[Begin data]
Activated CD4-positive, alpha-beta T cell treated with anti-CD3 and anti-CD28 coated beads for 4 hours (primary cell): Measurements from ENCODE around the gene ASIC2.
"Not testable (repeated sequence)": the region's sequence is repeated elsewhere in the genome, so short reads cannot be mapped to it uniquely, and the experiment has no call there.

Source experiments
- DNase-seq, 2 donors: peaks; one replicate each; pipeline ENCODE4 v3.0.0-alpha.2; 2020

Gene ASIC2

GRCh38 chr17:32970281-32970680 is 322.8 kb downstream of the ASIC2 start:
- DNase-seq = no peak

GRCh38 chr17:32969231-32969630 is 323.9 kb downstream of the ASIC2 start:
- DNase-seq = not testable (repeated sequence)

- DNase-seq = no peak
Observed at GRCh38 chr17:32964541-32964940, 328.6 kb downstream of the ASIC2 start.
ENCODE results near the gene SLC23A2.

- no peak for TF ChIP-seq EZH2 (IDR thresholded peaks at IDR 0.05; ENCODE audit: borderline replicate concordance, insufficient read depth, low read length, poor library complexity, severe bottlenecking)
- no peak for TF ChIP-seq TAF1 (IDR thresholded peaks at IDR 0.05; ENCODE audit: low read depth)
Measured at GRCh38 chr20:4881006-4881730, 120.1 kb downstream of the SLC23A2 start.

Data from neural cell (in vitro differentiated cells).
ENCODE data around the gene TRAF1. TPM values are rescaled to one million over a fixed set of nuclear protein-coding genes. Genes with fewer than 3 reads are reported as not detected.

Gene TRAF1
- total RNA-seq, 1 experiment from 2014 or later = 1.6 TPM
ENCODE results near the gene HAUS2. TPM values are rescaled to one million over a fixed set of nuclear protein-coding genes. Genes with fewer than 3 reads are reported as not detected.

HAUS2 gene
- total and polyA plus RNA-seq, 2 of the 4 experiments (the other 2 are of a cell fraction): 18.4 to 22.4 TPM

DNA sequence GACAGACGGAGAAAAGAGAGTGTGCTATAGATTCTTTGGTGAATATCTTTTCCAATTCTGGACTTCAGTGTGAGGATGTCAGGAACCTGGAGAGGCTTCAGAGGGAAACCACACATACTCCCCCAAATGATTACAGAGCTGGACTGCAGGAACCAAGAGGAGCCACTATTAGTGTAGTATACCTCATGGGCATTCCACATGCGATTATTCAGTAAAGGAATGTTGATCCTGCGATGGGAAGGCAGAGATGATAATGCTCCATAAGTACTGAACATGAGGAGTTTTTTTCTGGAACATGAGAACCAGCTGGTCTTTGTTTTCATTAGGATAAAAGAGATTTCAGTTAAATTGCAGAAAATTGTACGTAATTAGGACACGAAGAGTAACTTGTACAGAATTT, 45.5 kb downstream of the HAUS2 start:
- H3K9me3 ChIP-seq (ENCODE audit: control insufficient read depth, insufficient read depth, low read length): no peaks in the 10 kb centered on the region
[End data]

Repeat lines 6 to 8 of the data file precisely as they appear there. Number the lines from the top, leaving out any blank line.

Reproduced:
GRCh38 chr17:32970281-32970680 is 322.8 kb downstream of the ASIC2 start:
- DNase-seq = no peak

GRCh38 chr17:32969231-32969630 is 323.9 kb downstream of the ASIC2 start: